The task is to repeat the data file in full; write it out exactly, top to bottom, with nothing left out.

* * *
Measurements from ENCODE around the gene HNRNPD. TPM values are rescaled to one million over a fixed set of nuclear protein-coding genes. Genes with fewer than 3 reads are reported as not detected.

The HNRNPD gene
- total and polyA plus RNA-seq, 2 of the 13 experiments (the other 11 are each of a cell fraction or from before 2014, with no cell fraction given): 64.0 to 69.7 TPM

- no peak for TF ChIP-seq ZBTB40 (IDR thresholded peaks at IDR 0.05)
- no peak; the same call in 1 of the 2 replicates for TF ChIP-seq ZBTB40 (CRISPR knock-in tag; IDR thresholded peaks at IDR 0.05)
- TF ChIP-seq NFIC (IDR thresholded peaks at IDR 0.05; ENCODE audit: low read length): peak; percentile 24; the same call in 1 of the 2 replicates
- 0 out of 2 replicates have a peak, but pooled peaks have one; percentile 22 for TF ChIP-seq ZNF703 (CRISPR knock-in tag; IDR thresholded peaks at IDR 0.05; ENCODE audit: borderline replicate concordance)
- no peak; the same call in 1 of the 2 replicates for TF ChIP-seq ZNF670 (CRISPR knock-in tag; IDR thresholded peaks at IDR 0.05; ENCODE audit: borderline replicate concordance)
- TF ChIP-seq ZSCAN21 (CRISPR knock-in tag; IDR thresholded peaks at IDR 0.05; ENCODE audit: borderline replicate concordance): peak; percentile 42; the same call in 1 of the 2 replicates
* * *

Measurements from ENCODE around the gene HNRNPD. TPM values are rescaled to one million over a fixed set of nuclear protein-coding genes. Genes with fewer than 3 reads are reported as not detected.

The HNRNPD gene
- total and polyA plus RNA-seq, 2 of the 13 experiments (the other 11 are each of a cell fraction or from before 2014, with no cell fraction given): 64.0 to 69.7 TPM

- no peak for TF ChIP-seq ZBTB40 (IDR thresholded peaks at IDR 0.05)
- no peak; the same call in 1 of the 2 replicates for TF ChIP-seq ZBTB40 (CRISPR knock-in tag; IDR thresholded peaks at IDR 0.05)
- TF ChIP-seq NFIC (IDR thresholded peaks at IDR 0.05; ENCODE audit: low read length): peak; percentile 24; the same call in 1 of the 2 replicates
- 0 out of 2 replicates have a peak, but pooled peaks have one; percentile 22 for TF ChIP-seq ZNF703 (CRISPR knock-in tag; IDR thresholded peaks at IDR 0.05; ENCODE audit: borderline replicate concordance)
- no peak; the same call in 1 of the 2 replicates for TF ChIP-seq ZNF670 (CRISPR knock-in tag; IDR thresholded peaks at IDR 0.05; ENCODE audit: borderline replicate concordance)
- TF ChIP-seq ZSCAN21 (CRISPR knock-in tag; IDR thresholded peaks at IDR 0.05; ENCODE audit: borderline replicate concordance): peak; percentile 42; the same call in 1 of the 2 replicates